Installation in new construction


So, I have no idea what I'm doing--let's get that out first so there's no ambiguity--however I am a technically capable individual since I've been a software engineer for 15 years or so. I'm a bit out of my league with getting my konnect board up and running because, as you'll see in a moment, the house didn't come with instructions. In the photo's below you'll find a massive bundle of wires with zero labels--so I have no clue where each goes. You'll also see my rack, which I would love to install my konnected board into if possible under lock and key. I've only just begun the research there, so I'm still not sure if it's a good idea and/or even possible. So, what I'd like help with is:

1. How do I wander through the maze of wires and figure out what goes where on my konnect board? I know I have sensors in doors and windows because when I follow the wires they often go to an outer wall, or I can trace a wire all the way back to a door or window in my basement since it's unfinished.

2. What's a recommendation for how to mount this securely in my rack? Locked drawer? Has anyone done something like this?

3. Should I just throw money at the problem and have someone "professionally install" the thing?

Thank you in advance for recommendations/help!

Congrats on the new Home!  I'm currently doing a similar install in a home that was pre-wired but no sensors or alarm panel installed.  Generally 22/2 wire is used for door and window sensors and 22/4 used for keypads, motion sensors, or glass breaks which all require power from your panel.  To do it yourself I'd suggest getting a toner and probe and you can trace the wires to see which one goes where.  Just put the toner on the wire where the window / door sensor is and the probe will show you the other end of the sensor wire at the rack.  Best of luck! 

You could throw money at it, yes, but where's the fun in that?  And that money won't do much to help you further understand how your home works.  Besides that, there's plenty of things you could throw money at in this area even when you're doing all of the work yourself.

I've spent the last few months running cat 6a throughout my entire house. Forty at last count. And just to make the place a little more sellable, it wasn't much extra effort or expense to run quad shielded rg6 to opposite corners of every room.  Now I'm kind of where you're at - looking to add at Konnected system.  I can't help out too much with that as I'm just starting off myself, but I will make some general recommendations about your rack, etc.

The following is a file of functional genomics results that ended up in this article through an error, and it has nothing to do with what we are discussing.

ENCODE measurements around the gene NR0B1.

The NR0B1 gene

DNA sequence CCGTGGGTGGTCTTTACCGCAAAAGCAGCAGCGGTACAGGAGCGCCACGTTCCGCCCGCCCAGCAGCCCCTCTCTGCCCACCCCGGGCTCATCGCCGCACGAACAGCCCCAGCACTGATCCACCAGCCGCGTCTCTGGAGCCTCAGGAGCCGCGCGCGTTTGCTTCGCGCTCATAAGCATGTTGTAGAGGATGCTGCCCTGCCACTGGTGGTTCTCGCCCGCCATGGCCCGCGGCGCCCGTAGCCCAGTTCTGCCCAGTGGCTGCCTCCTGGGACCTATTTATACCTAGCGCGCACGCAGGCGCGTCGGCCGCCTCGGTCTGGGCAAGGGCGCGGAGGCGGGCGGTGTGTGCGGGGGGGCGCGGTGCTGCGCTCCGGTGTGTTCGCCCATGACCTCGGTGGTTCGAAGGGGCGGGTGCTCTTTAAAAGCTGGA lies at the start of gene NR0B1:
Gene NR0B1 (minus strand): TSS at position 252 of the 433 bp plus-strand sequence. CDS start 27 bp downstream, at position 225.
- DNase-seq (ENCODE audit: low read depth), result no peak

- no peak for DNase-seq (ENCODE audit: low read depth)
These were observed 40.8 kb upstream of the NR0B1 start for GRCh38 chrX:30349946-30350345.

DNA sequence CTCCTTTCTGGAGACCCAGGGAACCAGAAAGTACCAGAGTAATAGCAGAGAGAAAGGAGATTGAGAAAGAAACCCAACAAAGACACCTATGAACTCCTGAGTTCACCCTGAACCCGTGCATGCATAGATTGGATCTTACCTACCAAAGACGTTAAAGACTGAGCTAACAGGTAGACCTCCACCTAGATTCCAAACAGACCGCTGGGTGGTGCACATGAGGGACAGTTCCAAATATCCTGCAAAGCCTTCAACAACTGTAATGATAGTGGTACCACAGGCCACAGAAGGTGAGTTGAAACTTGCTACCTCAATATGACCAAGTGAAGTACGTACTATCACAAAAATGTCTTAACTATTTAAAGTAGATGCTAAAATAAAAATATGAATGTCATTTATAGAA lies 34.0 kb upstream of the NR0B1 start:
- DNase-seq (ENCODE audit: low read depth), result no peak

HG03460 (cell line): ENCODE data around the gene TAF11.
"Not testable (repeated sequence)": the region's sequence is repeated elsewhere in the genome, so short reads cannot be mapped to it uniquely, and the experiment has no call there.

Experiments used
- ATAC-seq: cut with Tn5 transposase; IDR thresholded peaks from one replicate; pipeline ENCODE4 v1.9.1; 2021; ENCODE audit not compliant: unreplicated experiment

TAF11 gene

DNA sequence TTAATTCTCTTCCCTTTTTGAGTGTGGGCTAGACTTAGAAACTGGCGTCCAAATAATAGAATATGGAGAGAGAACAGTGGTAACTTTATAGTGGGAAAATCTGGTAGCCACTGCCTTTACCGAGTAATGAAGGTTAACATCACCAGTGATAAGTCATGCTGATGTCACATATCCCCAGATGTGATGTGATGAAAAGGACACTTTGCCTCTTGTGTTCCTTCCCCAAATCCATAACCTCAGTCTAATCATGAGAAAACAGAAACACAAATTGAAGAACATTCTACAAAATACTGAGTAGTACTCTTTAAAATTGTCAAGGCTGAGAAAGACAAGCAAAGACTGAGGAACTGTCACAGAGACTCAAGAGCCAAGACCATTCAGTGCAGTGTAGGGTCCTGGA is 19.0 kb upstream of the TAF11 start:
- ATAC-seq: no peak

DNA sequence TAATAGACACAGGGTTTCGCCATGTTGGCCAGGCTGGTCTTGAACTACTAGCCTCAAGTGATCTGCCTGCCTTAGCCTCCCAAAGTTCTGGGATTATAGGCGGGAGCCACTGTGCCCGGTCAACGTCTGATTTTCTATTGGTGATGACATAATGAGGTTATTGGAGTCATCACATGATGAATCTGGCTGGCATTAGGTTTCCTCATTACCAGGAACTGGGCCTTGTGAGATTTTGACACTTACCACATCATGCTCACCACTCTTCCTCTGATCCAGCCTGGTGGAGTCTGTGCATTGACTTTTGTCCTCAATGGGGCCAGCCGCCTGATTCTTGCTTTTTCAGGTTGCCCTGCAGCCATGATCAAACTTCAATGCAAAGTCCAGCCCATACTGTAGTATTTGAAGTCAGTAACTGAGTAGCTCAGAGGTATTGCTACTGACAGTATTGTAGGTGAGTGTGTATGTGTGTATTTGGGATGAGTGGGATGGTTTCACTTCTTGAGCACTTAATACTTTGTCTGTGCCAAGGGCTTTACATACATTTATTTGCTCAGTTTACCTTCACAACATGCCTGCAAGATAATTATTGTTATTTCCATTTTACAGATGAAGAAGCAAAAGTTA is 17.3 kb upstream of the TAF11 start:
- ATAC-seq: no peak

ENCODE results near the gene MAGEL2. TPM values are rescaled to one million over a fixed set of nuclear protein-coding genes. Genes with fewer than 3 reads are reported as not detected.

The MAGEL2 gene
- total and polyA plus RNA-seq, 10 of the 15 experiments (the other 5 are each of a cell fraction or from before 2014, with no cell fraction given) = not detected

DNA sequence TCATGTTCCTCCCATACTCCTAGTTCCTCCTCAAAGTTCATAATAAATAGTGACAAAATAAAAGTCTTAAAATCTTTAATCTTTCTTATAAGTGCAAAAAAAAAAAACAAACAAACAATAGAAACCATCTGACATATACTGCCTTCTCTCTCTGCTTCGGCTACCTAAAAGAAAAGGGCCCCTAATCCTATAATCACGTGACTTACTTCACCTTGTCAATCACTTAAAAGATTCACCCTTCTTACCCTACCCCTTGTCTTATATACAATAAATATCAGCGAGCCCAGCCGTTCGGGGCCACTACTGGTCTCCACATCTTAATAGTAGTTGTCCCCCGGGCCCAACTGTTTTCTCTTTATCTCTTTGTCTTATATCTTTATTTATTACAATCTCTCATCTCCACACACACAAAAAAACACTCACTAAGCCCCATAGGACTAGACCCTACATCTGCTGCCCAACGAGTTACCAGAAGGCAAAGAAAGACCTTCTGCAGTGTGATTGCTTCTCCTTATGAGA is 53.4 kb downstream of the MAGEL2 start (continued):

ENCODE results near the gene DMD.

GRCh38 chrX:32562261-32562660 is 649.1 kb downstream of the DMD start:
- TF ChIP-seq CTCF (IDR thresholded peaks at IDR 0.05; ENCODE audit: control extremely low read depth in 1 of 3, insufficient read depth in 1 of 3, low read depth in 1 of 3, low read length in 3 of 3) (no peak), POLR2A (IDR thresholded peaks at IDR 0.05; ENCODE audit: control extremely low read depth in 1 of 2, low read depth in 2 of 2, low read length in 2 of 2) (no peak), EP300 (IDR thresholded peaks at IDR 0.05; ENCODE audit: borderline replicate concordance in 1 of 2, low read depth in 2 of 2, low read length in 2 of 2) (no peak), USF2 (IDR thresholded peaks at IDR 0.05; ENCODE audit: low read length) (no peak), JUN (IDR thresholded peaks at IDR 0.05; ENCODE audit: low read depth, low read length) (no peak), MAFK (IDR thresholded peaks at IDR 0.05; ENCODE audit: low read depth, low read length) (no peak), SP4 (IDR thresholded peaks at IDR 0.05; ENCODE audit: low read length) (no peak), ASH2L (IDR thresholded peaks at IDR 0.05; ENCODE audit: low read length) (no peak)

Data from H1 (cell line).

My house is about 54 years old and was originally built by my grandparents.  As such, about half of the basement is finished.  What I did though was pick out a corner and take up as much space as other things would allow.  I'm left with a space that will be roughly 8' x 10'.  Not as large as I'd like, but workable nevertheless.  So by default, two of my walls are poured concrete foundation.  After a *lengthy* wait, I should have a mason coming in a couple of weeks to put up two walls of cinder block to close it off.  Some think I'm nuts, but I see nothing wrong with having "more secure" room in the house for things like my network and server rack, a safe, guns, ammunition, and some long term food storage.  I say "more secure" because that's all it is really.  The ceiling is still made of wood.  It's a best effort without going all Alex Jones.

I notice you're running Ubiquiti equipment.  Likewise, I am running their switches and APs and I've made extensive use of PoE for everything from secondary switches, APs, IP cameras, and general removal of most 5V and 12V wall warts.  With home security systems and home networks becoming parts of each other, there's something to be said for properly squirreling away that equipment.